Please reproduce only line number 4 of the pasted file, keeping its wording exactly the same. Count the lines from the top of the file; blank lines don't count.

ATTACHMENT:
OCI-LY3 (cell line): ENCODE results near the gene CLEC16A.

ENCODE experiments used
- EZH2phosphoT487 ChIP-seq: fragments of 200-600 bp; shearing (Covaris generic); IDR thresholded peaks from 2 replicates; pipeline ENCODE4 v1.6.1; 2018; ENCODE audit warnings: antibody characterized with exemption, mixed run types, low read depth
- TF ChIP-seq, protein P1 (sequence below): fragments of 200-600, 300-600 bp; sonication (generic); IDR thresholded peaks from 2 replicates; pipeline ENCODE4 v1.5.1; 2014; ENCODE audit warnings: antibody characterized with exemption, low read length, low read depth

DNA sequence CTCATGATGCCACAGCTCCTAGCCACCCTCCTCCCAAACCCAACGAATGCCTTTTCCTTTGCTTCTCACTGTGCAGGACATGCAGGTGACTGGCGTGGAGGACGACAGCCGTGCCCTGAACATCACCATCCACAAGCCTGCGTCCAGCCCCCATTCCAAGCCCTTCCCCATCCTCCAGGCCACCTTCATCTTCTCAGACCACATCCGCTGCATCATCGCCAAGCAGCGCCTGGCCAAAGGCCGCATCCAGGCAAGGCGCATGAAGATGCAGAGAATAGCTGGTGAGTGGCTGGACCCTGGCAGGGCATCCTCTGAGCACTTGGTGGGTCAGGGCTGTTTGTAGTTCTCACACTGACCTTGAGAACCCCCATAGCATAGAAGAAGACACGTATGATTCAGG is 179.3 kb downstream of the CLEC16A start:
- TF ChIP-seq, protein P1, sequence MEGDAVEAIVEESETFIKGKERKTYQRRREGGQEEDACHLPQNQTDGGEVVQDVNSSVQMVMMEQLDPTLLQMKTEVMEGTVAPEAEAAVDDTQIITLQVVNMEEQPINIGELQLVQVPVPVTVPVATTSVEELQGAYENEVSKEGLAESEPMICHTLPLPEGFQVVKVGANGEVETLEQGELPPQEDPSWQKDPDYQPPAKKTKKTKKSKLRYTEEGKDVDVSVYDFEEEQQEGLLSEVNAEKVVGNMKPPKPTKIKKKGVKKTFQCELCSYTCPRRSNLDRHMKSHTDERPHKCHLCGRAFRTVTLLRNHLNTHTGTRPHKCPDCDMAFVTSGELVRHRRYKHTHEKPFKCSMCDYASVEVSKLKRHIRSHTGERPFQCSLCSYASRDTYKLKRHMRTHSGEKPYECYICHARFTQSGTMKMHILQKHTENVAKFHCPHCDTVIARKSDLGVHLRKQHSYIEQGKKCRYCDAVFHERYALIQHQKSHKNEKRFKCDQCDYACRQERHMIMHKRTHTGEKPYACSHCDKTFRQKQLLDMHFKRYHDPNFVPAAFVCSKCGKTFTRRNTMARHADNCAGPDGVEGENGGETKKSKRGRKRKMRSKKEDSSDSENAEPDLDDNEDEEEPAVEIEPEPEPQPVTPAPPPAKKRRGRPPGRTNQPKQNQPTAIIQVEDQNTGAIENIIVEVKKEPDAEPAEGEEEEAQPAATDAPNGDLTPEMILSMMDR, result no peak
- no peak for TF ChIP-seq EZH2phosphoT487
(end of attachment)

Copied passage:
- TF ChIP-seq, protein P1 (sequence below): fragments of 200-600, 300-600 bp; sonication (generic); IDR thresholded peaks from 2 replicates; pipeline ENCODE4 v1.5.1; 2014; ENCODE audit warnings: antibody characterized with exemption, low read length, low read depth